Teddy Roosevelt and Taft: The Odd Couple

Few American stories of personal fellowship are as poignant as the Roosevelt-Taft friendship—and its brutal disintegration.

Issue: January-February 2014

Doris Kearns Goodwin, The Bully Pulpit: Theodore Roosevelt, William Howard Taft, and the Golden Age of Journalism (New York: Simon & Schuster, 2013), 928 pp., $40.00.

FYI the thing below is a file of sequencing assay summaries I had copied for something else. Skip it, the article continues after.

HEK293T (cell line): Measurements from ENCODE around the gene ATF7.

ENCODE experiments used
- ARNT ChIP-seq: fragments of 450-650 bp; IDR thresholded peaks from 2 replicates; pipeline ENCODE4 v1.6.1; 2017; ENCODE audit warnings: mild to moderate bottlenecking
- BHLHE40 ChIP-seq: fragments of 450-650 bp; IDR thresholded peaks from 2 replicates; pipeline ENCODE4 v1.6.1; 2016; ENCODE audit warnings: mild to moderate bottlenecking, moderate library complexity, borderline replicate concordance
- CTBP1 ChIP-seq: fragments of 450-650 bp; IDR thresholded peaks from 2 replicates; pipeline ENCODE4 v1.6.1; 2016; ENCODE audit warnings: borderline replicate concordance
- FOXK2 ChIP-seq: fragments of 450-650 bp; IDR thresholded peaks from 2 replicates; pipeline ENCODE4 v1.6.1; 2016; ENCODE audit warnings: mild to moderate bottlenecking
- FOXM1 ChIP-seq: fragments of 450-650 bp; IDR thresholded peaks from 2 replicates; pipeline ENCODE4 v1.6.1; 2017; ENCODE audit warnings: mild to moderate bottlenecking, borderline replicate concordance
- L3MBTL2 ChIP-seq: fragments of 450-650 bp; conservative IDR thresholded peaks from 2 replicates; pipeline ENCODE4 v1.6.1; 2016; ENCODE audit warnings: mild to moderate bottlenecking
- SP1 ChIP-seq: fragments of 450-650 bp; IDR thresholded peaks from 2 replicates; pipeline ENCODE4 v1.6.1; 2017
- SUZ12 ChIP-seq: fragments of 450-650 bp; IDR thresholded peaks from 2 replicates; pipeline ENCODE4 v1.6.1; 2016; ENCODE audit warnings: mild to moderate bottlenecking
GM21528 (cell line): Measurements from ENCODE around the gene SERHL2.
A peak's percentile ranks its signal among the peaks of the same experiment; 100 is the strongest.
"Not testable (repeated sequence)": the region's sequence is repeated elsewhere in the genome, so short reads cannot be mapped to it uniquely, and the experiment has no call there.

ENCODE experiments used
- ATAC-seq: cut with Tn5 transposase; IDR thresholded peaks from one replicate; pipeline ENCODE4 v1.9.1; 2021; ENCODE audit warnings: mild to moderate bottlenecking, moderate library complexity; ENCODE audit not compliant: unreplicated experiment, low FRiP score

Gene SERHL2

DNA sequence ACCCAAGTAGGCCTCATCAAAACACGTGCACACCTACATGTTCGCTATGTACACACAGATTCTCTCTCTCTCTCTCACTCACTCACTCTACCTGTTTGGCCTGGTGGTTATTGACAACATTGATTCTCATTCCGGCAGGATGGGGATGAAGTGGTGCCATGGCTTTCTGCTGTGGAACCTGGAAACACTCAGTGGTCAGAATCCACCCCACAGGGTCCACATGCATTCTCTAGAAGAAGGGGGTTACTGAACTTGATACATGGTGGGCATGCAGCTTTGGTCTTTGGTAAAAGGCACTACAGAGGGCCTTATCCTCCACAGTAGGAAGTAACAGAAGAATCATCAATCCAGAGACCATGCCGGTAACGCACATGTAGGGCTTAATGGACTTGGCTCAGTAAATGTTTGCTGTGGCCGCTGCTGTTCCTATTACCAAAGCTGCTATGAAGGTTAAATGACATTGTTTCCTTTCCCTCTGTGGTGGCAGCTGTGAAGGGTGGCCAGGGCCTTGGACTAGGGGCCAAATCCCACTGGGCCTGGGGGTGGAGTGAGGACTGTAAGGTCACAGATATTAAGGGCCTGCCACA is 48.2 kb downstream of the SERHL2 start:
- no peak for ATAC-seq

IN THE EARLY 1890s, when Theodore Roosevelt met William Howard Taft during their early stints as government officials in Washington, Roosevelt said, “One loves him at first sight.” Later, as president, Roosevelt extolled the virtues of Taft, then U.S. governor-general of the Philippines: “There is not in this Nation a higher or finer type of public servant than Governor Taft.” After Taft became Roosevelt’s war secretary, the president reported to a friend that the new cabinet chief was “doing excellently, as I knew he would, and is the greatest comfort to me.” Before going on vacation, TR assured the nation that all would be well in Washington because “I have left Taft sitting on the lid.” Subsequently, when Taft expressed embarrassment about a news article unflattering to Roosevelt that had been spawned by a Taft campaign functionary, the president was unmoved. “Good heavens, you beloved individual,” he wrote, suggesting Taft should get used to false characterizations in the press, as he himself had done, although “unlike you I have frequently been myself responsible.”

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